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Choosing The Right Stone

Views:3     Author:admin     Publish Time: 2017-04-13 17:36:00      Origin:Site

Choosing the right stone means understanding many issues which are dependent on:
        1.     Where the stone is to be used, indoor or outdoor, walls or paving, cold or hot climates
        2.    Which type of stone is suitable for your project:  granite, quartzite, marble, slate, limestone, sandstone, basalt, soapstone, field stone, and many others
        3.    Size of stone pieces, thickness, and the quantity required and the time frame for delivery
        4.    Color and texture or finish of the stone
        5.    What price is in your budget will be a factor and equally important is the cost of installation
        6.    Variation of the stone affects selection of the stone as some stone has a lot more variation then others
        7.   Maintenance is a factor in that some buyers want a stone that is almost maintenance free or very little work to take care of.

 

The big question is by most buyers is how do I choose the right stone for my project whether it be a large commercial project or something more easy like picking a paver for the patio or a granite kitchen countertop.  Each has its own method of selection.  Most buyers go to a retailer like Home Depot or Lowes or some granite kitchen top fabricator and pick a color.  The question is, is this the right way to select a stone?  The first thing to think about is what exactly is the project and use of the stone that you wish to buy?  The reason for this is to better understand which stone type you want to use.  There are many choices of stones for a project but first pick the right stone type that is durable for the project use.  Don’t for example pick an interior stone that is soft for an exterior paving job which means know the stone types available in the market.  For example, there are for the kitchen granite, quartzite’s, marbles, soap stones, slates and some have even gone to the lesser used stones such as sandstone, basalt, and other natural stone.  Each stone has a durability and a specific maintenance issue related to it.  Researching the right stone to use is most important.  Study by going online and asking questions at each place you visit, reading magazines and other related publications, getting a stone consultant.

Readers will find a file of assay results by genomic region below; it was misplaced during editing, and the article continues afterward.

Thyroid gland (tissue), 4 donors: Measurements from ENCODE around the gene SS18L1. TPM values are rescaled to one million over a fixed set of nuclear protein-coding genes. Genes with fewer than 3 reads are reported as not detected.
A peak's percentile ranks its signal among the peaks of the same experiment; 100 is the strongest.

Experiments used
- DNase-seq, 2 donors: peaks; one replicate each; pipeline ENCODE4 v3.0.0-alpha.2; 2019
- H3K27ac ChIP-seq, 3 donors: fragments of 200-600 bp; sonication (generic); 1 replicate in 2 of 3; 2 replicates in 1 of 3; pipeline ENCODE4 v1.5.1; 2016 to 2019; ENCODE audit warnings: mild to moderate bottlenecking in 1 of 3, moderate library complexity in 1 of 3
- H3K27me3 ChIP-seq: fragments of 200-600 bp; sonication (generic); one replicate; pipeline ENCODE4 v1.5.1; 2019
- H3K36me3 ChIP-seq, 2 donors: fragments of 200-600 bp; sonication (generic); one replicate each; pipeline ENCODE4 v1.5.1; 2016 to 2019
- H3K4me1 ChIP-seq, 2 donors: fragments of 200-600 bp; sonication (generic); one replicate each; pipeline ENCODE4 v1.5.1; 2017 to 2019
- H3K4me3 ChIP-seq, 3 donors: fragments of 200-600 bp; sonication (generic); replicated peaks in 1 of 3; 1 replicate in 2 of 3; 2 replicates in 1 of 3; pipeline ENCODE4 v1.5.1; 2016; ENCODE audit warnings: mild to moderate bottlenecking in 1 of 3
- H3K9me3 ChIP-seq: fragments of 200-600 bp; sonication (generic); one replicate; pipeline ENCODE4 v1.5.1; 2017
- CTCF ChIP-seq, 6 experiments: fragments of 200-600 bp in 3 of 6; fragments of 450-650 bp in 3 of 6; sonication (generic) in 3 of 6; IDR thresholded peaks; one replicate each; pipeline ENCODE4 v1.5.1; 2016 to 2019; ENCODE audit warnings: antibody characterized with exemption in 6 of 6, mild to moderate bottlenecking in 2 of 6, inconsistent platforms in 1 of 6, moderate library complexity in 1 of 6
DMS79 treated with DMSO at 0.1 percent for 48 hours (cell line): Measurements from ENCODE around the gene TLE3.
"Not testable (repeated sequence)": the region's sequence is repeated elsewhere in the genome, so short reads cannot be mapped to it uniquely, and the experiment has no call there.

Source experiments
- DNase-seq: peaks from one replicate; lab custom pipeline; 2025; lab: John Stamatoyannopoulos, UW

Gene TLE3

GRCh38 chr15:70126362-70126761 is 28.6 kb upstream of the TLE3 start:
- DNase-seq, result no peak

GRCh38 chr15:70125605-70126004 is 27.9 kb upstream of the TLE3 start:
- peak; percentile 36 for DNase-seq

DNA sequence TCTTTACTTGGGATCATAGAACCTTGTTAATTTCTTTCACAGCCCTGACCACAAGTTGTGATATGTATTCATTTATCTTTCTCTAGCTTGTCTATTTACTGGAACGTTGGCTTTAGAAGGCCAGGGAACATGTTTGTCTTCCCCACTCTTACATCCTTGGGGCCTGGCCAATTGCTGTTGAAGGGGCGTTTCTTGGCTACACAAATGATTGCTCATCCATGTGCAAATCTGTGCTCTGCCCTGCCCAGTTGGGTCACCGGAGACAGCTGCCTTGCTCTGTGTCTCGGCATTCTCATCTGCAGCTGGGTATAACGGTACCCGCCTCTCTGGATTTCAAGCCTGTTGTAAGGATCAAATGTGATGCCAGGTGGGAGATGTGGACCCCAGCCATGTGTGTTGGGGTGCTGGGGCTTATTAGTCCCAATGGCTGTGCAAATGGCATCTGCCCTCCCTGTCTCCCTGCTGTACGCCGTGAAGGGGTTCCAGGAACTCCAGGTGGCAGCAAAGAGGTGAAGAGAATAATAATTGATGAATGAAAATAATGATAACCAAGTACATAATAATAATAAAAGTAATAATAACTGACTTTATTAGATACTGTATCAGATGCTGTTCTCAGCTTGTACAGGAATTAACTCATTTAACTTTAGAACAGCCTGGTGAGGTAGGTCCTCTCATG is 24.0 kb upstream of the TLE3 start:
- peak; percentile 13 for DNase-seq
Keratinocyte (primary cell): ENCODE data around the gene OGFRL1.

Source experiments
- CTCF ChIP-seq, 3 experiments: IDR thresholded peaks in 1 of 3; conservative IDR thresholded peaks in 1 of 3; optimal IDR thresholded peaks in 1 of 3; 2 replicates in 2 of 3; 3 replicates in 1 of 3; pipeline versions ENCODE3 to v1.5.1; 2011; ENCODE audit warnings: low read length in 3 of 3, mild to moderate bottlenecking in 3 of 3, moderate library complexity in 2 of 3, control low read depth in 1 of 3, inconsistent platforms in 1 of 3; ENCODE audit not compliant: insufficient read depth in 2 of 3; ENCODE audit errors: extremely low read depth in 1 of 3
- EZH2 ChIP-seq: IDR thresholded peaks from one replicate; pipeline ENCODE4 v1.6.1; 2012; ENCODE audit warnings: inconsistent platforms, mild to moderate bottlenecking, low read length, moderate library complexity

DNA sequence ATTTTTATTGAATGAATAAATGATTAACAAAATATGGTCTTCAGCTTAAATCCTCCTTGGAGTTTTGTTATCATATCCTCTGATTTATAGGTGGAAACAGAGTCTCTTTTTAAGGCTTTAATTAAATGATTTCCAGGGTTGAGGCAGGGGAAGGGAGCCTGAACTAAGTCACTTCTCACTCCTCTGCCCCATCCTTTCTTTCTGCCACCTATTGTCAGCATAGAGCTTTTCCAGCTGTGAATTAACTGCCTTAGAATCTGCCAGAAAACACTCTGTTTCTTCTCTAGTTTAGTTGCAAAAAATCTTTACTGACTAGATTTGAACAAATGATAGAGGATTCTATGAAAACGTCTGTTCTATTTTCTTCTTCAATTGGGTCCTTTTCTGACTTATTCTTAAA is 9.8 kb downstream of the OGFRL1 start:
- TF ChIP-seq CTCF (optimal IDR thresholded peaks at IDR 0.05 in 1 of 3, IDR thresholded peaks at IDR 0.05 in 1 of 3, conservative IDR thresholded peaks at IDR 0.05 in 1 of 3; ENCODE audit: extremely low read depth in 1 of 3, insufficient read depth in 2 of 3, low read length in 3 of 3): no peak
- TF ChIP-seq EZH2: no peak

The second thing you want to ask is what are the various finishes you can have  for your project as each stone may have a variety of finishes and sometimes it depends on who is the fabricator.  Picking the right fabricator or supplier and finish is most important as not all suppliers are equal, nor is the right installer.  The finishes may have further maintenance issues but the texture of the stone can really affect the look of the job.  Knowing the size of the stone pieces and the thickness you want to have is also important.  Returning to the example of the kitchen top some have reduced costs by using tiles in 3/8″ thickness, while the standards in some states is 2 cm or 3/4″ and in other states is now 3 cm or 1-3/16″ thick.  Today buyers are seeing more and more thicker stone like 4 cm to 6 cm (1-1/2″ to 2.5″ thick) which really gives an added dimension and look to the stone as will selecting the right edge finishing to show the depth of the stone and change the overall appearance of the stone.  Further putting the right corner details and radius corners or other treatments are as important as to where you make the joint on corner L-shaped stone areas.  The finish then changes the look entirely and many are going away from the traditional polished finish to textured finishes, antiqued, leather, sandblasted, bush hammered, brushed and many others with newer ones coming out yearly.